It might not be completely useless to compare player graduation rates to the overall school. I think a school should be making efforts to help student athletes to get those numbers as close as possible. But that has nothing to do with quality.
I just can't believe someone got paid to write about a ranking that is nothing more than a formula that put the schools in an order. Give me the data, and I can come up with thousands of formulas that will rank these schools. That doesn't mean it actually has any use.
Boise State is ranked above Stanford in an academic ranking of some sort.
And we are supposed to take this as legitimate?
Thats what I said, so looking looking further into it:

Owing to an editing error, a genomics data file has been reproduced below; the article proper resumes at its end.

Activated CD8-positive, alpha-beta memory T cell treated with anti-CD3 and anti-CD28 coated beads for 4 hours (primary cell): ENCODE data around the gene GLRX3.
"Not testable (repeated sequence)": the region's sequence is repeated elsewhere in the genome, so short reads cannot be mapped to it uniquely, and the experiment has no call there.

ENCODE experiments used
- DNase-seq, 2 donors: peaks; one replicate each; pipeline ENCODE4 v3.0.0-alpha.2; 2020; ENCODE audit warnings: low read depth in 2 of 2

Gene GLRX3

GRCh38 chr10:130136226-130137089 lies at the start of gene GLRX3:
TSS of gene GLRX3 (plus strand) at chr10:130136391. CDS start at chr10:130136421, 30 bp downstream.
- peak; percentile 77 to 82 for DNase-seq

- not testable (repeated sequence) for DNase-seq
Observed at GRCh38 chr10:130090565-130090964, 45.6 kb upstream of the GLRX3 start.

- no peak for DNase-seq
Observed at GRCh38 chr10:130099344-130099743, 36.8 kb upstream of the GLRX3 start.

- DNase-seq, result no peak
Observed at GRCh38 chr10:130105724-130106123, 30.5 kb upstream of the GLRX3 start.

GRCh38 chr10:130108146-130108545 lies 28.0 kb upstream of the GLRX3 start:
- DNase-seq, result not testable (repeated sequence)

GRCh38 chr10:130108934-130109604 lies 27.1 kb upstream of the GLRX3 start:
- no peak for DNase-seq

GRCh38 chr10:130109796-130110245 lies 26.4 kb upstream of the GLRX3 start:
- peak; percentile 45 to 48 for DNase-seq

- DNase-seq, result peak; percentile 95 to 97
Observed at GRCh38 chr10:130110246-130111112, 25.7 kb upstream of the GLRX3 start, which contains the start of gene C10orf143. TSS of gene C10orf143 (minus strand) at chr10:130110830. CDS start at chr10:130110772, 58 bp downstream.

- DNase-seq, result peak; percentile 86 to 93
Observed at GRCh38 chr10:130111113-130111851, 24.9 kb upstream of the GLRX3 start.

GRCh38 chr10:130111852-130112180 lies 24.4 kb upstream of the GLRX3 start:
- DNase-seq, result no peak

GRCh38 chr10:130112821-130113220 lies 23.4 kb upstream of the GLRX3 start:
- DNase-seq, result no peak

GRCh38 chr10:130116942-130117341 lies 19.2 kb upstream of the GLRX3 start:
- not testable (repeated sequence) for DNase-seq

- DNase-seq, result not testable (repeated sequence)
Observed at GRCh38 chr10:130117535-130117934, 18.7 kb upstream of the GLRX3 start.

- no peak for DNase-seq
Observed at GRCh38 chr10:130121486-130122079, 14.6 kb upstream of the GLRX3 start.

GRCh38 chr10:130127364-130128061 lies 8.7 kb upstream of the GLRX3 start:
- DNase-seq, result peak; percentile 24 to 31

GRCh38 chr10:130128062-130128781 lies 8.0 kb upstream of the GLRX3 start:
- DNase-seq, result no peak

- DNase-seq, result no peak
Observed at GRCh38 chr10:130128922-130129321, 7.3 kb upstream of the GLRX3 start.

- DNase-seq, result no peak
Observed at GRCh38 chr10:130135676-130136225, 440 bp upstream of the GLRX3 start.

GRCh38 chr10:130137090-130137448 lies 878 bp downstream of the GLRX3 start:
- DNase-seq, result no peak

BSU Grad Rate is 26%
Football Grad Rate is 61%
Nice stupid stats they use.
Doesn't this measure neglect to factor in students who didn't graduate because they went to the pros?
the metric does not care if you flunk out, transfer or early entry to pros. It counts them all the same.
I think. Once we get the Rich Rod years and attrition from coaching transition off the books in 2014, our ranking will rise significantly. Does anyone else feel they did a poor job describing their method/formula in determining these rankings?
According to this document detailing the formula, they used a "federal graduation rate" that does NOT account for transfers (meaning attrition counts as players not graduating). This formula is flawed by that metric.
The question is why do our black players graduate at such a low rate? I am betting a big reason might be the attrition that has occurred over the pat few years.
Obviously good academic schools still did well on that list (NW, Stanford, ND toward the top) so us being so low has to do with other factors.